And so to Bath
Country houses, politics, and war, held the centre of the stage in Somerset in the 18th century, the gentry dividing their time between the glittering social round of the London season, sessions of parliament, and the idyll of a country retreat where the Classical outpourings of fashionable architects and decorators somehow blended into the rural scene thanks to the miracle of Nature and the artifice of Lancelot Brown. Add, too, the claims of Bath, where Nash, Allen, and the Woods created a magnet whose field was almost without limit, a field so much more easily accessible through a transport revolution- which began with the improvement of the county’s roads.
Somerset’s politicians were not of the stuff of John Pym and Robert Phelips a century earlier, and yet two of the greatest political figures of the century, William Pitt the Elder, and Lord North, had more than casual connections with the county. Pitt sat as M.P. for Bath between 1757 and 1766, but the link was strengthened when the eccentric Sir William Pynsent died in 1765 leaving to Pitt his estate at Burton, near Curry Rivel, hoping he would like it ‘well enough to make it his country seat’. A political opponent said he was thus changed from a brawling orator into an old apple-woman. Within a very short time he extended the rambling old house, raised a colum to Pynsent’s memory, and himself designed a landscape with cedars, plantations, and laurel walks, spending quiet days out of office ‘farming, hunting and planting’. In 1 770 he found himself opposed to the ministry, led by his political rival, Lord North. And North was Pitt’s near neighbour, for in 1756 he married Anne Speke, heiress to £4,000 a year and the Dfflington estates. How often North came to Dfflington is not known, but when he did there were doubtless many place-seekers like Thomas Beedall, – a bankrupt Langport boatman, who was quite satisfied with fine words, five guineas, and a dinner with the upper servants—even though it gave him indigestion.
Somerset’s native politicians were not of the same stature. Throughout the century members for the county were respectable Tories whose political opinions kept them out of office, the most prominent being Sir William Wyndham of Orchard. Chancellor of the Exchequer at the age of 26, he lost his post on the death of Queen Anne, was under arrest in the Tower for planning a rising in the West in favour of the Stuarts, and spent the rest of his life as Tory leader in the House of Commons. But countryman rather than politician, he was usually at Orchard when parliament was not sitting, spending his energy encouraging local trade and forming the park on the slopes behind his home, creating walks and vistas among the trees, planting woodland and fruit trees, vines and espaliers, and growing French beans and peas in his walled garden.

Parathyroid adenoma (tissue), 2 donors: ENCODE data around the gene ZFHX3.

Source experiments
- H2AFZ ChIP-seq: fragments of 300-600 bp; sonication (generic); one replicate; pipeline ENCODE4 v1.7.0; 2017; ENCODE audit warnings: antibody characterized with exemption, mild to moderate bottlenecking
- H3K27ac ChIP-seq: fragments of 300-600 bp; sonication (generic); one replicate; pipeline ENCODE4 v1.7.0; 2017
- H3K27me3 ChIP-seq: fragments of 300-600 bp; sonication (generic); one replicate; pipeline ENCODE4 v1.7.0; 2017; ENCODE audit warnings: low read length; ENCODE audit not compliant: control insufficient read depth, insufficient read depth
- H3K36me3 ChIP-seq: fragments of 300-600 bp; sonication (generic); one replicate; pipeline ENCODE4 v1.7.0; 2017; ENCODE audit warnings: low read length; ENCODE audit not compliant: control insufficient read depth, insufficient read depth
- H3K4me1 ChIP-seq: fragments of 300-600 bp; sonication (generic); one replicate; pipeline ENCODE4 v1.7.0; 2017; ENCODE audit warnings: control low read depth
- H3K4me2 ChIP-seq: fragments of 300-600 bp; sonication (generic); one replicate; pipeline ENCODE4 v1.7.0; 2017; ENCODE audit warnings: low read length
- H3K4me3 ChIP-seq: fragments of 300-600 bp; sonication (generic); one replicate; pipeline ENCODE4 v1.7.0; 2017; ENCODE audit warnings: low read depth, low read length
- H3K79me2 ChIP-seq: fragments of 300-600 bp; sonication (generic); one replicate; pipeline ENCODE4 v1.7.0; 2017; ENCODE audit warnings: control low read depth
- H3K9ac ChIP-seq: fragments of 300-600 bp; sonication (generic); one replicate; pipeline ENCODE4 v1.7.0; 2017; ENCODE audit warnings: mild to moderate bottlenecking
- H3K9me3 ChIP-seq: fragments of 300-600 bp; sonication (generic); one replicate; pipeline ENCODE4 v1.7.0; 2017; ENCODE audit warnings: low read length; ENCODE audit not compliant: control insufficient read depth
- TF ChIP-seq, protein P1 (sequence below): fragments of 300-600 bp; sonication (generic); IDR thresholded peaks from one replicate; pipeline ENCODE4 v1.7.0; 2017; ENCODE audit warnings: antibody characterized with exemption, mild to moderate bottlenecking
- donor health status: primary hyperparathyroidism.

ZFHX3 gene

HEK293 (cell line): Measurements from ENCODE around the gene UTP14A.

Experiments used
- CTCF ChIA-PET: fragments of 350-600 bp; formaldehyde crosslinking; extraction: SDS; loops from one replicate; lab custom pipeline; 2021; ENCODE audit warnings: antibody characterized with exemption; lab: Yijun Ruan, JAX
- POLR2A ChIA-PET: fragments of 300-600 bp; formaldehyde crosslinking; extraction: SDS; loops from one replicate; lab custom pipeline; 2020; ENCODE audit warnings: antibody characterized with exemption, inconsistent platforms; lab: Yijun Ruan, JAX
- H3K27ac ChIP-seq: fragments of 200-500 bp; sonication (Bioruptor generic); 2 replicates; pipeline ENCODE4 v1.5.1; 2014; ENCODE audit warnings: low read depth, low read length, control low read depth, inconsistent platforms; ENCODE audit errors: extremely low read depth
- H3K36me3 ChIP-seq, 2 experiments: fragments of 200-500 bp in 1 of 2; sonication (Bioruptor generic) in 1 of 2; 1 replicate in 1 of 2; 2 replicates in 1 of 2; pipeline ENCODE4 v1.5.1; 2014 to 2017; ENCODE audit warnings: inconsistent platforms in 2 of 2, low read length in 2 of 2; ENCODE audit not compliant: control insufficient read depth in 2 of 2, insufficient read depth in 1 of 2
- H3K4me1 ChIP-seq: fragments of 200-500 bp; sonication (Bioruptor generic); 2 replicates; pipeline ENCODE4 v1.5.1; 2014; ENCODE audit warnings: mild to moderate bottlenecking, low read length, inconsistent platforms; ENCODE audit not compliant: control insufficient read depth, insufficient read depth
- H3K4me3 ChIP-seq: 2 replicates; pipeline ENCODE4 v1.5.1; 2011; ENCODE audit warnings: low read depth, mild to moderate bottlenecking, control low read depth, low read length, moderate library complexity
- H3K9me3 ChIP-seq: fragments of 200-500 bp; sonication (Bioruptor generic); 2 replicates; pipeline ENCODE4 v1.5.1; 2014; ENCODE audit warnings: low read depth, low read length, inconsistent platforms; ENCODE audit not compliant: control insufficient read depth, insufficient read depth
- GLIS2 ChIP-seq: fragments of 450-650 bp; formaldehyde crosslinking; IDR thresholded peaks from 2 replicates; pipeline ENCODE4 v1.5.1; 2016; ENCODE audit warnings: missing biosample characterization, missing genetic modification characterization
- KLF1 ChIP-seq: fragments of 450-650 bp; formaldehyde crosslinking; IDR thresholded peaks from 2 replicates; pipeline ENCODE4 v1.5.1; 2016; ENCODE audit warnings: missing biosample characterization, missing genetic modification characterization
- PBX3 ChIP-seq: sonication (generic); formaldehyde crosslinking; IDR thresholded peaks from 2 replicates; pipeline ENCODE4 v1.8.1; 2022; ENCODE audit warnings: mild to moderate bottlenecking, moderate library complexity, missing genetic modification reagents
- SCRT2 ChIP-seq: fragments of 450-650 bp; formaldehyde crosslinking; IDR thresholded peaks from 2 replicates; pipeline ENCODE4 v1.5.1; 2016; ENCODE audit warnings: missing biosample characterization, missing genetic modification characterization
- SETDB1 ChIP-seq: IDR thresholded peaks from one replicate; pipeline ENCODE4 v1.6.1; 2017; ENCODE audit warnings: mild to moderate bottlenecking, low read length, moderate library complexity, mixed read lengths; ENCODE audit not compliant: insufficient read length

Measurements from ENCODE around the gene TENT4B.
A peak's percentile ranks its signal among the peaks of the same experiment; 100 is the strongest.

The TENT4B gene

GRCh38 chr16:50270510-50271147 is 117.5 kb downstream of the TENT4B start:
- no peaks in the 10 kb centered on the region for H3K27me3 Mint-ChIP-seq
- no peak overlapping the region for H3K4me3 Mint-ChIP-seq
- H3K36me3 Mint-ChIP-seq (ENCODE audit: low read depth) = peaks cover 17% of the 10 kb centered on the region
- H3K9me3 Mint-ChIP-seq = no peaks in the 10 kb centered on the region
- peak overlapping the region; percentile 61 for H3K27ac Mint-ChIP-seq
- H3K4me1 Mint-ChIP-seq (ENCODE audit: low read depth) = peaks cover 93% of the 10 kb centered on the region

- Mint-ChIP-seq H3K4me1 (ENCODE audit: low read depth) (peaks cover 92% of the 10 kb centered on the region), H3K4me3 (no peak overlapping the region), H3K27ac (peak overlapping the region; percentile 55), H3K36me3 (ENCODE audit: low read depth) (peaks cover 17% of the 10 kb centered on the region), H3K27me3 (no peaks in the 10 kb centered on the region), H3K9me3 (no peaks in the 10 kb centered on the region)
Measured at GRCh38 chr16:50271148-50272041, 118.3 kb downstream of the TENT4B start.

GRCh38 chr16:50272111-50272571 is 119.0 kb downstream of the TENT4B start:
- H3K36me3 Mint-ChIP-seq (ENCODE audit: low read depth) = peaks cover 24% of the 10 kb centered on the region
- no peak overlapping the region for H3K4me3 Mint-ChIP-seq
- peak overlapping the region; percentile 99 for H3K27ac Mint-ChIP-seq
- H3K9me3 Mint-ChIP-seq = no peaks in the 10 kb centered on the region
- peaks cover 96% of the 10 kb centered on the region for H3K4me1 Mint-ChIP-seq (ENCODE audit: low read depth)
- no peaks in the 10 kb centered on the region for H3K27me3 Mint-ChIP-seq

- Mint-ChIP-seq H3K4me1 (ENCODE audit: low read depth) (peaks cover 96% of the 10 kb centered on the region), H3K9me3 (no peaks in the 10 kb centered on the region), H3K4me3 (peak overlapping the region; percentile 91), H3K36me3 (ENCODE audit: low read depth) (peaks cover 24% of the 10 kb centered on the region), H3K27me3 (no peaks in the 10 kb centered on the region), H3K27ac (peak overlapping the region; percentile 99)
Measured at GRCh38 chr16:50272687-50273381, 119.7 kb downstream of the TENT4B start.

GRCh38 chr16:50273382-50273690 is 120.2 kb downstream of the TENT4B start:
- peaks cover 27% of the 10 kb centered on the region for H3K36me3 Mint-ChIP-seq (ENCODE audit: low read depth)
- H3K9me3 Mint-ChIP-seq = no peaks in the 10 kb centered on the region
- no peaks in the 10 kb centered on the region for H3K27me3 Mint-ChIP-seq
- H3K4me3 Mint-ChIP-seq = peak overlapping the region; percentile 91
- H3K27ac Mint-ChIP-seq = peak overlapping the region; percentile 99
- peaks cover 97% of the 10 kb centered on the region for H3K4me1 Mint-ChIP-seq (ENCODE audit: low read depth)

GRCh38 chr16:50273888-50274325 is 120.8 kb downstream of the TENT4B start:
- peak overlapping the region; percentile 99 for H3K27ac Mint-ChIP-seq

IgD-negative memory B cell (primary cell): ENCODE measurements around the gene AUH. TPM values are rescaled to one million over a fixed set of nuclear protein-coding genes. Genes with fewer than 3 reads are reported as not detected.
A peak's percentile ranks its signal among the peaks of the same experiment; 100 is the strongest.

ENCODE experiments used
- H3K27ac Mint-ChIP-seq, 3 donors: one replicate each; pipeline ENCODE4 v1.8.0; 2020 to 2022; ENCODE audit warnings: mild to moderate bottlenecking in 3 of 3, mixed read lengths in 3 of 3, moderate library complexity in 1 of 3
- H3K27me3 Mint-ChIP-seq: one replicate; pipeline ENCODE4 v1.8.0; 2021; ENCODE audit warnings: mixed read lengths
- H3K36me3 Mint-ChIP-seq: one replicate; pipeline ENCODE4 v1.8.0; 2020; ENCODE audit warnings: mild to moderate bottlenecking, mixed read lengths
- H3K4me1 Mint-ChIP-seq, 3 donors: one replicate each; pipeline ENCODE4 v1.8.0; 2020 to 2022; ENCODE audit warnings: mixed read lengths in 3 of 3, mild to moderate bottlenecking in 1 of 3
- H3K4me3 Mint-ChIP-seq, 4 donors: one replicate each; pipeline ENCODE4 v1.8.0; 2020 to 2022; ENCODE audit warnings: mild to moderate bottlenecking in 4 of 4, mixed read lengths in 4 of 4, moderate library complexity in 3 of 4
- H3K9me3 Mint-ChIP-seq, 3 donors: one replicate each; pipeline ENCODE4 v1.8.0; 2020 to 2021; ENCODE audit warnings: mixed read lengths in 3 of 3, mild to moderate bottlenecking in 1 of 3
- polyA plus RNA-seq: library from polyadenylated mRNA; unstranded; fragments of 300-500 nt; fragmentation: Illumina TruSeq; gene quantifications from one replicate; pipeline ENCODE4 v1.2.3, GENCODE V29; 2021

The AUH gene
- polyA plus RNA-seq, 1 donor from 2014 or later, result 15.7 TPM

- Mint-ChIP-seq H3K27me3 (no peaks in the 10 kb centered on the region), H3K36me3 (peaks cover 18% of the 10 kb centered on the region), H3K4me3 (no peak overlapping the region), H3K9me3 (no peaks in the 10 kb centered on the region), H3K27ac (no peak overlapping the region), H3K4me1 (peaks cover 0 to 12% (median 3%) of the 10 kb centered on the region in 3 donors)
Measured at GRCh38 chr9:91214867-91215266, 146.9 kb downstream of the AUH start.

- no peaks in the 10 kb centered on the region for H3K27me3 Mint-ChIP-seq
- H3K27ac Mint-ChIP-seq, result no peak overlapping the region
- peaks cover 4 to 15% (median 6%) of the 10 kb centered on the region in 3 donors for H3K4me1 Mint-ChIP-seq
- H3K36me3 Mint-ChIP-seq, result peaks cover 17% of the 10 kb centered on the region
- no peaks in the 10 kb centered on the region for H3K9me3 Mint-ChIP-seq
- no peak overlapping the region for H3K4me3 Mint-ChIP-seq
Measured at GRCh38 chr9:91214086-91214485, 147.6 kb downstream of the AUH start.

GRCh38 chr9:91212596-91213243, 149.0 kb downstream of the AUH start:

Wyndham’s colleagues and successors as M.P.s for the county, such as Thomas Prowse of Berkley, Edwards Phelips of Montacute, Charles Kemeys Tynte of Halswell, and Sir John Trevelyan of Nettlecombe, represented the landowning interest in elections which were more often arranged than contested, though Trevelyan was returned in 1780 largely with backing by local Dissenters. Elections in several of the boroughs caused much more excitement. Bath, Bridgwater, llchester, Milborne Port, Minehead, Taunton, and Wells, each sent two members to parliament. Bath was both independent and respectable, returning George Wade, Ralph Allen’s father-in-law, between 1722 and 1748. One seat at Bridgwater was for half the century controlled by the Dodingtons through their local estates and customs interests, and Bubb Dodington was returned .for the borough between 1722 and 1754. Influence over the other seat was arranged between the Tyntes of Halswell, the Pouletts of Hinton St George, the Percevals, Lords Egmont, of Enmore, and the local Balches. llchester was controlled by the Lockyer family, firmly from 1727 until the 1770s, but then with difficulty. A London banker, attempting to build up .an interest, forced Thomas Lockyer to spend £30 on each vote in 1784, and in 1789 he managed to capture a seat. Such was the state of affairs at Ilchester, it was said and widely believed, that the banker was then able to dispose of his interest for as much as £40,000. By 1800 one seat could be bought by a prospective member for £8,000, and control over both seats was acquired in 1802 by a Tory borough-monger, Sir William Manners, for £53,000.